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Israel has been lagging behind the world in implementing open banking but has now completed many of the required regulatory changes in the financial sector. The changing landscape provides interesting opportunities for Fintech companies to develop their business in Israel. 

Israel has been slow to implement the regulatory changes introduced elsewhere[1] to enhance competition in financial services by allowing  bank customers to share their financial information with third parties. Such sharing increases customers’ control over their information and facilitates the creation of a competitive ecosystem of alternative, diverse, and highly personalized financial services.

Initially, open banking only applied to a few financial institutions that were regulated by the Bank of Israel (BOI), by way of a BOI directive[2]. These institutions included mostly credit card issuers and deposit and credit associations. Then, in 2021, the Israeli parliament enacted a comprehensive statute[3] which extended open banking to other providers of consumer financial services. The statute entered into force in June 2022 and requires financial entities to let their competitors automated access to customers’ financial information (with consent) automatically. Such financial information includes account balance and transactions, loans and credit, deposits, savings, fees, interest, etc.

Providers of financial services that have thus far evaded regulation became subject to supervision by the Israel Securities Authority (ISA) and will generally have to seek a licence and become subject to regulatory requirements such as risk management, information security and consumer protection. Foreign service providers should consider corporate and tax aspects, as they will have to register in Israel.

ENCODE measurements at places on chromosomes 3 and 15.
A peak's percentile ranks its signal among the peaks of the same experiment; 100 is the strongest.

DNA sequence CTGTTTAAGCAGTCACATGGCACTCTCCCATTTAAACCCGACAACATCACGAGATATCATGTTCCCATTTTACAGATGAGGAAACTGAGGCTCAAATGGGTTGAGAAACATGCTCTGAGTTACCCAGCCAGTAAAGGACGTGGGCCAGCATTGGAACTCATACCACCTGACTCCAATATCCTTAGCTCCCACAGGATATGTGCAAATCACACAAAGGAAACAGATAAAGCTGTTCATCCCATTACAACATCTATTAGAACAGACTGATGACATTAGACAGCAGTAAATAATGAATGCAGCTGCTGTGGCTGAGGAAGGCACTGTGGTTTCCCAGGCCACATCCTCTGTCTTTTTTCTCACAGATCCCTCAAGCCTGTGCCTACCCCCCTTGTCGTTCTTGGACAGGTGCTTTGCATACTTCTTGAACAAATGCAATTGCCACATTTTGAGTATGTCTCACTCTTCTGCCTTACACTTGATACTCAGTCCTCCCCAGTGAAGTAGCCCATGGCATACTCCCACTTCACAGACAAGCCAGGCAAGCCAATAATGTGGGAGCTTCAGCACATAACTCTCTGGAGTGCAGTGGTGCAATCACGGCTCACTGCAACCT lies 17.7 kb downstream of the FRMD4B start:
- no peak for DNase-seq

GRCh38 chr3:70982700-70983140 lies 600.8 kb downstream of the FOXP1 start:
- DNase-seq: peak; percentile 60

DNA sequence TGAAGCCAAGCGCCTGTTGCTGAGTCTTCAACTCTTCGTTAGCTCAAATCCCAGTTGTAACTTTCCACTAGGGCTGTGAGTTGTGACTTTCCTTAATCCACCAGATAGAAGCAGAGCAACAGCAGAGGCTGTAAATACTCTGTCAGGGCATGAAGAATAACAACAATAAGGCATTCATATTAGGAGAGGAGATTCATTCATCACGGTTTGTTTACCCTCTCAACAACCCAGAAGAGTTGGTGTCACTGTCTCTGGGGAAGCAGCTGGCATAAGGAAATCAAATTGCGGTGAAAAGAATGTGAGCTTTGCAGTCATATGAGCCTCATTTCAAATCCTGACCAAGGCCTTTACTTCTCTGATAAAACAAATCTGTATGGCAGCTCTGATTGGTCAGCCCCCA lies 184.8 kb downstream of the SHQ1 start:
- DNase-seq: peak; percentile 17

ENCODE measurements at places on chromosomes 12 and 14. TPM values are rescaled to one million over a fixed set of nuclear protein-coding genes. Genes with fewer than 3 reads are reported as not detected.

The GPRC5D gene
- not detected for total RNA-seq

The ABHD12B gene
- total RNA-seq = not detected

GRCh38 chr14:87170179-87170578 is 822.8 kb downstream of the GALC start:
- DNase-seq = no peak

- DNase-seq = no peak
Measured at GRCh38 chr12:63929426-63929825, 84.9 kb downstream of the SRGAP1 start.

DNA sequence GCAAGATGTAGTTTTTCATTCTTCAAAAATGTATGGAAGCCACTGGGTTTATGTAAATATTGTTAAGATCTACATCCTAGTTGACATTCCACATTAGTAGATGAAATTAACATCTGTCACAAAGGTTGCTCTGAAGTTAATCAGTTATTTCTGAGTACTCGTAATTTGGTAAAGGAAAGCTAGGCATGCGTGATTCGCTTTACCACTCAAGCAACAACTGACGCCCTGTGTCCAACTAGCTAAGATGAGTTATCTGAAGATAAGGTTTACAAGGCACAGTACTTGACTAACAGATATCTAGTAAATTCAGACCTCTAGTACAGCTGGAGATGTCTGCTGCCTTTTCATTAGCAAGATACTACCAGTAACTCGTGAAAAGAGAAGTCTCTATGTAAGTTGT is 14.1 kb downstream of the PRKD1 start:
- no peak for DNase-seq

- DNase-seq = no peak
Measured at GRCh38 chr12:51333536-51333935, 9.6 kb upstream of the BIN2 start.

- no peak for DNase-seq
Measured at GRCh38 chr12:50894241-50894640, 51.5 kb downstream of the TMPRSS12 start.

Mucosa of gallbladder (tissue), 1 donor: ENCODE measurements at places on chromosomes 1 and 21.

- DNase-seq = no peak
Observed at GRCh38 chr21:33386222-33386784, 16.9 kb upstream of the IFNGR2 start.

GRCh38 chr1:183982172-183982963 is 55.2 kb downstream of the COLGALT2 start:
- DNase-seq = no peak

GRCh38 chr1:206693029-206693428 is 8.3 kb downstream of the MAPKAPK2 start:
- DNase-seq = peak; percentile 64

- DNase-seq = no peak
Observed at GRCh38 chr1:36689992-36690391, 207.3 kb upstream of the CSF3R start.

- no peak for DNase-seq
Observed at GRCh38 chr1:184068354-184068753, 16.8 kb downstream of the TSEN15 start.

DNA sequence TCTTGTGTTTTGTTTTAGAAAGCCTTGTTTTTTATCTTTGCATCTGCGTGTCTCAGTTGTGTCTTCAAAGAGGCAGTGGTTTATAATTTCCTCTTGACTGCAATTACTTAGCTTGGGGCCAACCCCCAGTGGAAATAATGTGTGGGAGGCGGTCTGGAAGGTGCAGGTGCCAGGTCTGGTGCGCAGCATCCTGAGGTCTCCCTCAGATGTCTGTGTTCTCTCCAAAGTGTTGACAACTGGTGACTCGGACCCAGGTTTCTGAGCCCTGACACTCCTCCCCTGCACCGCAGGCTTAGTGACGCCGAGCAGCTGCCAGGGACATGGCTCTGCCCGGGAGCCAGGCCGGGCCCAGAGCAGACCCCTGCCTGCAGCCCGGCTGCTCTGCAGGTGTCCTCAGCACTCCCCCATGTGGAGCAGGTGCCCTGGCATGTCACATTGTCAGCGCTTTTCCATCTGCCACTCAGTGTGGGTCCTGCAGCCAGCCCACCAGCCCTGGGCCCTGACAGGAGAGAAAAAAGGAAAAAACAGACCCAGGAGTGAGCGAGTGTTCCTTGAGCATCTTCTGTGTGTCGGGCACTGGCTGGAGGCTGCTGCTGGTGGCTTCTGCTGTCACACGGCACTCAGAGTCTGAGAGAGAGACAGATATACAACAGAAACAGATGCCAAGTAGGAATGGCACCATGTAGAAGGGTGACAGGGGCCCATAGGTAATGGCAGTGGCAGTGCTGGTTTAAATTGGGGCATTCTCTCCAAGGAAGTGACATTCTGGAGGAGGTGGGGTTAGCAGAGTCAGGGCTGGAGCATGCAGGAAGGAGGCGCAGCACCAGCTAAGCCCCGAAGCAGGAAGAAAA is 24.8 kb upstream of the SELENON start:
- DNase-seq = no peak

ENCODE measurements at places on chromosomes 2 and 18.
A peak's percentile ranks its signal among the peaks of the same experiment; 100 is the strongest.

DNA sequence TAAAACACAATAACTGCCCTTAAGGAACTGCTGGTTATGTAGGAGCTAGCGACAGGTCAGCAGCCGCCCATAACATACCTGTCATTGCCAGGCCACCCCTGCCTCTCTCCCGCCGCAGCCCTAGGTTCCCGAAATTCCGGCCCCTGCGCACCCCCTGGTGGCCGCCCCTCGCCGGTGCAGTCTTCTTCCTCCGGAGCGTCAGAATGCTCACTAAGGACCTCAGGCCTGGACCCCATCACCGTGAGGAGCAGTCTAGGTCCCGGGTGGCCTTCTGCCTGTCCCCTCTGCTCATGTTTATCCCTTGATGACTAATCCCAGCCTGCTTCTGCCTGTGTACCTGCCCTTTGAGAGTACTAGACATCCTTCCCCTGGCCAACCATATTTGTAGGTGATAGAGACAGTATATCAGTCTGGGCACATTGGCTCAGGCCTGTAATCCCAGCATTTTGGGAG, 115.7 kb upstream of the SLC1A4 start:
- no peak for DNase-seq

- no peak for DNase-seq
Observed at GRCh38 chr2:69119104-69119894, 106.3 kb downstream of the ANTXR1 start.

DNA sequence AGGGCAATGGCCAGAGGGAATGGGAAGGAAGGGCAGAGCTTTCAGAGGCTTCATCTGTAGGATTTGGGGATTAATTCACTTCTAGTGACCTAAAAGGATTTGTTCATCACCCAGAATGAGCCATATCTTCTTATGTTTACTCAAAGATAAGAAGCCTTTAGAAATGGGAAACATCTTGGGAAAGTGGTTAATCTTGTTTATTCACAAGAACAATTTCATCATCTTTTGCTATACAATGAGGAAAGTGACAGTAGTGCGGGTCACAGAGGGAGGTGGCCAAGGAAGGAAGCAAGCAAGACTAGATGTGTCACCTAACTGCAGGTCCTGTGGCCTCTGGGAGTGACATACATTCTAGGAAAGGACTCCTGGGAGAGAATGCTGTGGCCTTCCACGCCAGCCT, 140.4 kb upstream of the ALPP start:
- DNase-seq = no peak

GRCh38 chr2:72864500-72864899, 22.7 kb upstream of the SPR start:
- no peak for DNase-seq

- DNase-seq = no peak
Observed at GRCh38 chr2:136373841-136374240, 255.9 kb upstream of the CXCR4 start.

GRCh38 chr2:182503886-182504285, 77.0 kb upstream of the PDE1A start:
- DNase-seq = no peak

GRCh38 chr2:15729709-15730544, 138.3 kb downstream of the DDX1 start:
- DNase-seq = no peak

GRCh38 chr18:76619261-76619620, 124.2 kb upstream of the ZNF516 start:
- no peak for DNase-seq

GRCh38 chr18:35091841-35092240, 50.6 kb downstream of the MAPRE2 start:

So far, the ISA issued some eight open banking licences, including several to Fintech companies. Of these, four were issued in February 2023, and also included for the first time a licence to provide payment initiation services, which form part of the second phase of the regulation, which entered into force in January 2023. According to an ISA press release, it is reviewing more applications which it expects to approve quickly. February 2023 also saw for the first time a licence for a social lending platform based on the open banking framework. It was granted by the Capital Market, Insurance and Savings Authority, which regulates the insurance sector (including long-term savings, i.e., provident funds).

The open banking framework still has a way to go, and some phases have yet to enter into force. Later this year, more financial information would become subject to open banking, including information on securities that bank customers hold. Now that Fintech companies have finally entered the fray, we expect faster and more significant developments in the financial services market in Israel.

[1] E.g., European PSD2 – Payment Services Directive 2 and EBA’s RTS – Regulatory Technical Standards.

[2] BOI directive no. 368 - “Implementation of Open Banking Standard in Israel” (Hebrew version only).